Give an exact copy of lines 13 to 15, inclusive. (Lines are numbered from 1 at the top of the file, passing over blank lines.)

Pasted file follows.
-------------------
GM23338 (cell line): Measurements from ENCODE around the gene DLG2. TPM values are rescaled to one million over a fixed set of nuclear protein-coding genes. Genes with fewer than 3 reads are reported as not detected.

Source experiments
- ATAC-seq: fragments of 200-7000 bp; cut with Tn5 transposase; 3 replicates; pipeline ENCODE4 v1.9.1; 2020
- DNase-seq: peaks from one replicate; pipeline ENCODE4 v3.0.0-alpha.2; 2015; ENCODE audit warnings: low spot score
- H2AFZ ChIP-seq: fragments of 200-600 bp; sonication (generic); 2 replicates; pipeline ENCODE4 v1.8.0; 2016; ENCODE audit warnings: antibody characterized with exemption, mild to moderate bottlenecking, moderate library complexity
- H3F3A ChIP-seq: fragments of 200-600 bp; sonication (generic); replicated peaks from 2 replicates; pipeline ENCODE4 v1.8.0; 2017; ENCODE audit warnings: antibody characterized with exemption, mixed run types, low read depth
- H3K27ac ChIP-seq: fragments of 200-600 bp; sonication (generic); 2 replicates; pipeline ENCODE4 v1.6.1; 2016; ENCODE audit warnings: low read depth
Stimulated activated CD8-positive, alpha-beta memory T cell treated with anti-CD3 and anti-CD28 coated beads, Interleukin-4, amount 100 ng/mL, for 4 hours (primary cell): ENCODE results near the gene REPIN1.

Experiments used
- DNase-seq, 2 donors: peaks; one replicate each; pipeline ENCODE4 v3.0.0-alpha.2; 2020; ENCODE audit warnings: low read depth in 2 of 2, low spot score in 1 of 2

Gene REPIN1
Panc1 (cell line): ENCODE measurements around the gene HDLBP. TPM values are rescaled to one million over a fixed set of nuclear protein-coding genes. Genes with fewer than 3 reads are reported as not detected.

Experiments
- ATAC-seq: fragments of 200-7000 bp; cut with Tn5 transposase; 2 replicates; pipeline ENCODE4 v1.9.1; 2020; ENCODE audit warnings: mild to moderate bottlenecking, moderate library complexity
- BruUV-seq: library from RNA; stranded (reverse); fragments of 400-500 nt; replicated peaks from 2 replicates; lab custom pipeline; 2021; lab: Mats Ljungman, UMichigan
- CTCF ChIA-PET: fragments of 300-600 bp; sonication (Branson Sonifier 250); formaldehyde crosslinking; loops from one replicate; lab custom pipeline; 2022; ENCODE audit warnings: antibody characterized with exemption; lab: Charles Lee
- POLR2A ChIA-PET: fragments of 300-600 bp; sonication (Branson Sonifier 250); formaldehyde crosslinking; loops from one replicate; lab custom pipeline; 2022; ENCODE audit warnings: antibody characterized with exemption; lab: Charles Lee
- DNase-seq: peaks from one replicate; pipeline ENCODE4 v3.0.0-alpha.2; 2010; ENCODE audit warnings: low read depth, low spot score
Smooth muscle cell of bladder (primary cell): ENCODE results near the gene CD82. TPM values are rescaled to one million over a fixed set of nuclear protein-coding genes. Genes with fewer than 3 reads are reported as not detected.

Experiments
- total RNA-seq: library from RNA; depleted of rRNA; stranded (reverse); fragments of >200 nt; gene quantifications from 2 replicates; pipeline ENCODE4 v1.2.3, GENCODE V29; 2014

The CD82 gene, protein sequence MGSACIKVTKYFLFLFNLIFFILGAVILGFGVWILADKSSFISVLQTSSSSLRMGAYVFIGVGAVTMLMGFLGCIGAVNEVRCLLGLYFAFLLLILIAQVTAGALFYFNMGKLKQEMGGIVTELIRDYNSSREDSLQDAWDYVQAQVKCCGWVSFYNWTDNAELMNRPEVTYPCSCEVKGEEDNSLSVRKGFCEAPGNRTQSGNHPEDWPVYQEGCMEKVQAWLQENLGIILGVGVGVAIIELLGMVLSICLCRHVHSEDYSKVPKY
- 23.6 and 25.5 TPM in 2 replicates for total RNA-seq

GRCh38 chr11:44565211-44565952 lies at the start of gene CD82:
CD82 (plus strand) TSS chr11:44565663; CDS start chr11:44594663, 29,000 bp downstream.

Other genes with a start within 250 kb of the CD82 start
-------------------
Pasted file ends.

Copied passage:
Experiments
- ATAC-seq: fragments of 200-7000 bp; cut with Tn5 transposase; 2 replicates; pipeline ENCODE4 v1.9.1; 2020; ENCODE audit warnings: mild to moderate bottlenecking, moderate library complexity
- BruUV-seq: library from RNA; stranded (reverse); fragments of 400-500 nt; replicated peaks from 2 replicates; lab custom pipeline; 2021; lab: Mats Ljungman, UMichigan